I used to think if I went over the piece again and again the Goddess of Music would smile down on me and fulfill my wish. Then I realized I was memorizing the way I DIDN’T want it to sound or feel.
So, I learned how to practice AND get better, a lot of it from hearing others practice and observing my own habits. Come to a FREE workshop at the New England Conservatory this Wednesday, September 26, from 8-9:30pm in Pierce Hall, 241 St. Botolph Street. I’ll share some of my best practices (couldn’t resist) and there will be handouts. Open and free to all, no NEC affiliation required.
I recently attended a workshop on improvisation*, and one of the interesting topics was practicing. Not just figuring out how to improvise over a jazz standard, although we did some of that as well. Finding new ways into the music, ways to make it more creative and a lot more productive. I was fascinated, because I had already been invited to offer an evening workshop at the New England Conservatory about the very subject. I had a lot of ideas before and now I have even more. The free event, for adults of all persuasions (beginners are encouraged), is coming up soon. Here’s the scoop:
Wednesday January 31, 8-9:30pm, Pierce Hall, New England Conservatory of Music, 241 St Botolph Street, Boston. Free to all, no NEC affiliation necessary. Appropriate for all styles. Bring your questions or even a bit of a song you’d like to ask about…there will be handouts, so if you’re coming, shoot me an email so I know how many to prepare. No one is required to sing, but there will be opportunities for the group to try exercises together.
*it was a weeklong workshop with two master performers/teachers, Rhiannon and Laurence Hobgood. In Hawaii. Poor me. I did, however, suffer through Boston’s Big Chill before earning the right to get warm. There was also an exciting false alert sent to my phone about incoming missiles. Some people have all the fun.
It’s time to start again–classes, lessons, and the “Birthday of the World”. Come sing, learn, and have fun in Boston and Cambridge. Or travel to Cape Cod for the High Holidays where no one needs a ticket to take a seat…Am HaYam meets in Orleans and I’m cantor, conductor and pianist…
I was happy to find this quote, because I’ve been thinking about it. Come on Tuesday evening to the Boston Common and do a Circle Sing with us–it’s Make Music Day–Fete de la Musique since it started in France…
If you don’t know what a Circle Sing is, just come and try–nothing required, just listen and let us play together while making beautiful, new sounds. We learned it from Bobby McFerrin, and we take turns leading. How about that? Parkman Bandstand, Boston Common, 6-7:30pm on Tuesday June 21, 2016. All free. Come any old time, drop by after work…
Getting back to regular exercise after colliding with an upright piano (don’t ask, and please do not try this at home*), I find myself torn between pushing and holding back. Yeah, that old conundrum. No pain, no gain and all that. Well, at a certain point we all have to listen to our bodies and heed what they say or they yell louder (“That HURTS, you IDIOT–can you hear me now?”).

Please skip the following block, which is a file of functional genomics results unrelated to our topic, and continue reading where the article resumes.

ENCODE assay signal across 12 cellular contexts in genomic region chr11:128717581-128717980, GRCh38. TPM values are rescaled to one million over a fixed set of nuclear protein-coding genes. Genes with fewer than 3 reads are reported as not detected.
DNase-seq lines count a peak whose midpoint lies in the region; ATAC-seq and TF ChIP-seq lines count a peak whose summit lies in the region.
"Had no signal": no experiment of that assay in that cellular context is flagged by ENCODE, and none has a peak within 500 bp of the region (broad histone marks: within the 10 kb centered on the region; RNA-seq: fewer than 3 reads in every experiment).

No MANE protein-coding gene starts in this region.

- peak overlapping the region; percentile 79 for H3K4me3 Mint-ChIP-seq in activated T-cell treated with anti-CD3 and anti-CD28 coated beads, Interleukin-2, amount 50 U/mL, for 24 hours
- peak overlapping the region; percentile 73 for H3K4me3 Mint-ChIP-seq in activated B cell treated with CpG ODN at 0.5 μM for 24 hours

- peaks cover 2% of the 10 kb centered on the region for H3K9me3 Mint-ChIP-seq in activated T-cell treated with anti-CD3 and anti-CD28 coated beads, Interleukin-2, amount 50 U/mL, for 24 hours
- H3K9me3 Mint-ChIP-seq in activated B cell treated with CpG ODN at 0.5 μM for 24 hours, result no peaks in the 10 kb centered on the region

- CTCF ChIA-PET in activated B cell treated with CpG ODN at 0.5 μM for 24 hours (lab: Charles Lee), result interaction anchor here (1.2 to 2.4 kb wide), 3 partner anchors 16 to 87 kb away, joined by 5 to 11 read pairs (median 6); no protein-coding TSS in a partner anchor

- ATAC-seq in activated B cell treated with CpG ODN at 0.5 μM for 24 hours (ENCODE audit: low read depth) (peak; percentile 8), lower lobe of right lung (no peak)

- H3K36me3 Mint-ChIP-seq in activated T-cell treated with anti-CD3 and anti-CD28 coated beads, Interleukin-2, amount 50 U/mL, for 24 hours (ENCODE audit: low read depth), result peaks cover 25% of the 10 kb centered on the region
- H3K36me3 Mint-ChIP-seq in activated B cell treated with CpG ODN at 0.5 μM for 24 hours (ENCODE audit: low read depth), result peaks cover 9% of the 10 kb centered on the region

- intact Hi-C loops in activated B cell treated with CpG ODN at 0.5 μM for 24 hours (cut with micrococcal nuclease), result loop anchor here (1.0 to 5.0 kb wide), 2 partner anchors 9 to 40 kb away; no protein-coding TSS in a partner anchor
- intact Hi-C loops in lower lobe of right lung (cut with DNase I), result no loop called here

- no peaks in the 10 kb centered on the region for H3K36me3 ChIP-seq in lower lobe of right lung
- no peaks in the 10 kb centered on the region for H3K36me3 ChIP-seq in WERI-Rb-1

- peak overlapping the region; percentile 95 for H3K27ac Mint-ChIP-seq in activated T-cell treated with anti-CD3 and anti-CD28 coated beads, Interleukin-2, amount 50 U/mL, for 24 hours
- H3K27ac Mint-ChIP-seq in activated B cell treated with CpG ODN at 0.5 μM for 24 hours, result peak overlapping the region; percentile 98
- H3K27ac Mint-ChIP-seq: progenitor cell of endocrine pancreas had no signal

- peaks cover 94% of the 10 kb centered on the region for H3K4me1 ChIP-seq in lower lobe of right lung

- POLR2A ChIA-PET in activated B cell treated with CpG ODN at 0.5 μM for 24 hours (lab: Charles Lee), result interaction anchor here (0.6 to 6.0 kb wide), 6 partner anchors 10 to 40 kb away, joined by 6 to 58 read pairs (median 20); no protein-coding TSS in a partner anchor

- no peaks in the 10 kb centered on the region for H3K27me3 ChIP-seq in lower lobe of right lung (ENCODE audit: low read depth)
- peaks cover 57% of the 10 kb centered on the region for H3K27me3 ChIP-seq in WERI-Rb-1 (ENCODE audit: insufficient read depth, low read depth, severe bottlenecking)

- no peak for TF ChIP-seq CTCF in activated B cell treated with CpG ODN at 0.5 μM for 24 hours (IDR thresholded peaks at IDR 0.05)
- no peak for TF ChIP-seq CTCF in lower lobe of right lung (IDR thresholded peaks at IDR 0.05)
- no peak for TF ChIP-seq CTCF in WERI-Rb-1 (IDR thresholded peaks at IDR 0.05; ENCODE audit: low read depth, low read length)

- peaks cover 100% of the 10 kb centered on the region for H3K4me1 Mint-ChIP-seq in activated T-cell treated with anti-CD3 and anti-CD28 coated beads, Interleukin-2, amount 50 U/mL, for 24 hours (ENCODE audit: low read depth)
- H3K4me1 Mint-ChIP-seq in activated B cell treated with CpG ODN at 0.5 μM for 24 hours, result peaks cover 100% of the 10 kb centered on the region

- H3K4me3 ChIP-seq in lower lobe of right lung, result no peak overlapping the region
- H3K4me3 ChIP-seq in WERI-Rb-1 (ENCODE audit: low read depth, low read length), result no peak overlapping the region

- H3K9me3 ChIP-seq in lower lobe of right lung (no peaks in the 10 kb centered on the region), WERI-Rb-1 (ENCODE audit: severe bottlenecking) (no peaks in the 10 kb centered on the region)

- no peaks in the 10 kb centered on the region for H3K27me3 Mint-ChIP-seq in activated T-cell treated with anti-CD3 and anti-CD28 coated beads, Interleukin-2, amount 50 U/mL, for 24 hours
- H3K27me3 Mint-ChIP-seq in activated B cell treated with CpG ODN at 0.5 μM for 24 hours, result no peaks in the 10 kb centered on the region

I’ve always been a get-back-on the-horse as quickly as possible kind of person, so I’ve been walking and stretching. Today I tried an exercise class. I couldn’t do everything, but at least I went. I listened to my body intently as I moved, and feel pretty good now. It took a few years (okay, decades) to get the hang of how to garden for a short time and then stand up and walk around or do something different with my body. So now i have another reminder.
And so it is with singing. We push for the high notes, lift our shoulders, tighten our necks and jaws. We have all sung without warming up, pushed through vocal fatigue and colds and done a thousand other little things. My favorite is how we lean towards the audience as we sing to show we really care…
I was singing a recital with my wise colleague Francie Fitch after a bout with bronchitis. I was frustrated that I couldn’t get from 0-60mph as soon as I resumed singing. She reminded me that in the 19th century novels, heroines often had a “long convalescence.” How lovely, to give oneself such a gentle recuperative period. We don’t. I know. It’s even faster paced now than when I was a pup. I was anxious to be a good employee at every gig I landed, always showing up and singing full voice, never being a troublesome colleague. When I had vocal problems, I ignored them and the results were not pretty.
We are told not to listen to ourselves when we sing. I know how hard that is. But we can listen to our bodies–in a loving and respectful way. They tell us to take a sip of water, to rest the voice for a while, to take a nap or have a meal. There is an art to living in a body, and an art to having your instrument in your body. It takes patience. And practice.
*okay,I was trying to prevent a small upright from tipping over. I was moving said piano–as I have every week at the Harriet Tubman House for 6 years, mind you–to use it to teach my lovely class and the wheels froze (kind of like shopping carts, it felt like) and my helper gave that extra push…since I was holding the handle and I desperately wanted to right the piano, I held on too long. It had lost its balance on occasion before, but had never fallen on its back. The piano lived and only one note sticks–the low Eb that is the tonic for our Bach aria, by the way. I have bruises all the way from elbow to tip of fingers. The full mechanisms are slow to get back and to strengthen again. But it could have been much worse.